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2019 Baseball Hall of Fame balloting

Elections to the National Baseball Hall of Fame for 2019 proceeded according to rules most recently amended in 2016. As in the past, the Baseball Writers' Association of America (BBWAA) voted by mail to select from a ballot of recently retired players. The results were announced on January 22, 2019, with the BBWAA electing Mariano Rivera, Roy Halladay, Edgar Martínez and Mike Mussina to the Hall of Fame. Rivera and Halladay were elected in their first year of eligibility, while Martínez was elected in his last year of eligibility. Rivera became the first player to be unanimously elected, appearing on all 425 ballots; he broke Ken Griffey Jr.'s record of 99.32 percent (437 out of 440), set in 2016.[1]

2019 Baseball Hall of Fame inductees

Top row, L-R: Lee Smith, Harold Baines, Mariano Rivera
Bottom row, L-R: Roy Halladay, Edgar Martínez, Mike Mussina

The Today's Game Era Committee, one of four voting panels that since 2016 have taken over the role of the more broadly defined Veterans Committee,[2][3] convened on December 9, 2018 to select from a ballot of retired players and non-playing personnel who made their greatest contributions to the sport after 1987,[3] with Harold Baines and Lee Smith elected by this body.[4] The formal induction ceremony was held at the Hall's facilities in Cooperstown, New York on July 21, 2019.[5]


BBWAA electionEdit

The BBWAA election rules remained identical to those that were in effect for the most recent elections. The most recent rules change, announced in 2015, tightened the qualifications for the BBWAA electorate. Beginning with the 2016 election, eligible voters must not only have 10 years of continuous BBWAA membership, but also be currently active members, or have held active status within the 10 years prior to the election. A BBWAA member who has not been active for more than 10 years can regain voting status by covering MLB in the year preceding the election.[6]

Edgar Martínez and Fred McGriff were on the ballot for their final time; McGriff dropped off the ballot, while Martínez was the sixth player to be elected in his final ballot, after Red Ruffing, Joe Medwick, Ralph Kiner, Jim Rice, and Tim Raines.

The ballot included two categories of players:

  • Candidates from the 2018 ballot who received at least 5% of the vote but were not elected, as long as they first appeared on the BBWAA ballot no earlier than 2009.
  • Selected individuals, chosen by a screening committee, whose last MLB appearance was in 2013.

319 votes were needed for election; a total of 425 ballots were cast, with 3404 votes for individual players, an average of 8.01 names per ballot.

Voting results from 2019:[1]

Players who were eligible for the first time in 2019 but were not on the ballot included Wilson Betemit, Henry Blanco, Tim Byrdak, Jamey Carroll, José Contreras, Jesse Crain, Ryan Dempster, Mark DeRosa, Matt Diaz, Octavio Dotel, Chad Durbin, Chad Gaudin, Édgar González, Mike Gonzalez, Jerry Hairston Jr., Ramón Hernández, Eric Hinske, Brandon Inge, César Izturis, Austin Kearns, Casey Kotchman, Mark Kotsay, Ryan Langerhans, Brandon Lyon, Corky Miller, Brett Myers, Laynce Nix, Ramón Ortiz, Cody Ransom, Jon Rauch, Chris Snyder, Yorvit Torrealba, Jake Westbrook, Ty Wigginton and DeWayne Wise.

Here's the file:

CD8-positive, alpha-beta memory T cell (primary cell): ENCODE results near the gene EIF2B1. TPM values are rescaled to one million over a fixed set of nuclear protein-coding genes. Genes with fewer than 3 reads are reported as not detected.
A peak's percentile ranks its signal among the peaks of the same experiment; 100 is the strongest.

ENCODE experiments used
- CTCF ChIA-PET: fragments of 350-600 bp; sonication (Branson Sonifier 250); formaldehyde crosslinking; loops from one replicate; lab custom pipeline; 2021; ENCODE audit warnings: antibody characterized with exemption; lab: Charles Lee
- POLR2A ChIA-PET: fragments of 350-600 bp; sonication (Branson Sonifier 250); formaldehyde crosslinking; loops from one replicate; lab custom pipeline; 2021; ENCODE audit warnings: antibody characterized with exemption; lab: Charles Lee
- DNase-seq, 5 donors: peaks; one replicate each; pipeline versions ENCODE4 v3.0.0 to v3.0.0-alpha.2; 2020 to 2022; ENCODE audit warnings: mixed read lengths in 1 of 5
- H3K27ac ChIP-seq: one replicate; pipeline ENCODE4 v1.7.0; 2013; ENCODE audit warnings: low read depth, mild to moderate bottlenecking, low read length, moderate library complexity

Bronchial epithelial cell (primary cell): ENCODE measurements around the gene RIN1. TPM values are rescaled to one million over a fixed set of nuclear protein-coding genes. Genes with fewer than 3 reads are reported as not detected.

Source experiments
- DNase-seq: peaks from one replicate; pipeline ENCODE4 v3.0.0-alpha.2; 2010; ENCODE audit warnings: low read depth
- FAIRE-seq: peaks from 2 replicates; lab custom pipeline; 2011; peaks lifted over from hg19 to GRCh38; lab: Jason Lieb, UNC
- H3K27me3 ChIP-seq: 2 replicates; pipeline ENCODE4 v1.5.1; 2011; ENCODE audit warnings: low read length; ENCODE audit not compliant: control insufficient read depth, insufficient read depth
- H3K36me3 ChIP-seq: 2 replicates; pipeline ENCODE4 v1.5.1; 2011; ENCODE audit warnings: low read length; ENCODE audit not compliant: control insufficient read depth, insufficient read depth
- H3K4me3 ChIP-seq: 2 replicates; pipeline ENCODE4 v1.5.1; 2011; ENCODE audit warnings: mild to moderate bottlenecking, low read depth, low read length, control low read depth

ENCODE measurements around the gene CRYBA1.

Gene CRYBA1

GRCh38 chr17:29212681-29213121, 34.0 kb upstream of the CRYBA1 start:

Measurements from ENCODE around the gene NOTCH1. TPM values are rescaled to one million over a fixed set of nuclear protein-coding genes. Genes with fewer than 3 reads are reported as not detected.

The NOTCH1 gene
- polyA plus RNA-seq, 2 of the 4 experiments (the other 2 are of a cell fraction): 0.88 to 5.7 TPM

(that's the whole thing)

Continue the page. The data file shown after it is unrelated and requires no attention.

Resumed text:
Rivera's unanimous election was not the only significant historic milestone from the 2019 BBWAA voting results. Halladay, who died in a plane crash in November 2017, became the first player to have been elected posthumously on the first ballot in a regular BBWAA election since Christy Mathewson in the first BBWAA election of 1936. Roberto Clemente was voted in via a special BBWAA election in 1973, shortly after his death in a plane crash, and before he would have been eligible.[1]

Today's Game Era CommitteeEdit

On July 23, 2016, the Hall of Fame announced changes to the Era Committee system, which had originally been established in 2010. The system's timeframes were restructured to place a greater emphasis on the modern game, and to reduce the frequency at which individuals from the pre-1970 game (including Negro Leagues figures) will have their careers reviewed.[3]

Separate 16-member subcommittees continue to vote on individuals from different eras of baseball, with candidates still being classified by the time periods that cover their greatest contributions:

  • Early Baseball (1871–1949)
  • Golden Days (1950–1969)
  • Modern Baseball (1970–1987)
  • Today's Game (1988 and later)

All committees' ballots include 10 candidates. At least one committee convenes every December, in the calendar year before the induction ceremony in July. The Early Baseball committee will convene decennially in years ending in 0, and the Golden Days committee will convene every five years, in years ending in 0 and 5. The Today's Game and Modern Baseball committees alternate their meetings in that order, skipping years in which the Golden Days and Early Baseball committees meet.[3]

Accordingly, the committees will meet in the following years as part of the elections for the next calendar year:

  • Today's Game – 2021, 2023
  • Modern Baseball – 2022, 2024
  • Golden Days – 2020, 2025
  • Early Baseball – 2020

The criteria for committee eligibility differ for players, managers, and executives.[7]

  • Players: Must be retired for at least 15 seasons. This means that no player will be eligible for committee consideration until a minimum of 10 years after he first becomes eligible to appear on the BBWAA ballot, regardless of whether or not he appears on a ballot.
    • The Hall has not yet established a policy on the timing of eligibility for committee consideration for players who die while active or during the standard 5-year waiting period for BBWAA eligibility. In these instances, the standard waiting period for BBWAA eligibility of 5 years from retirement is shortened to 6 months from death.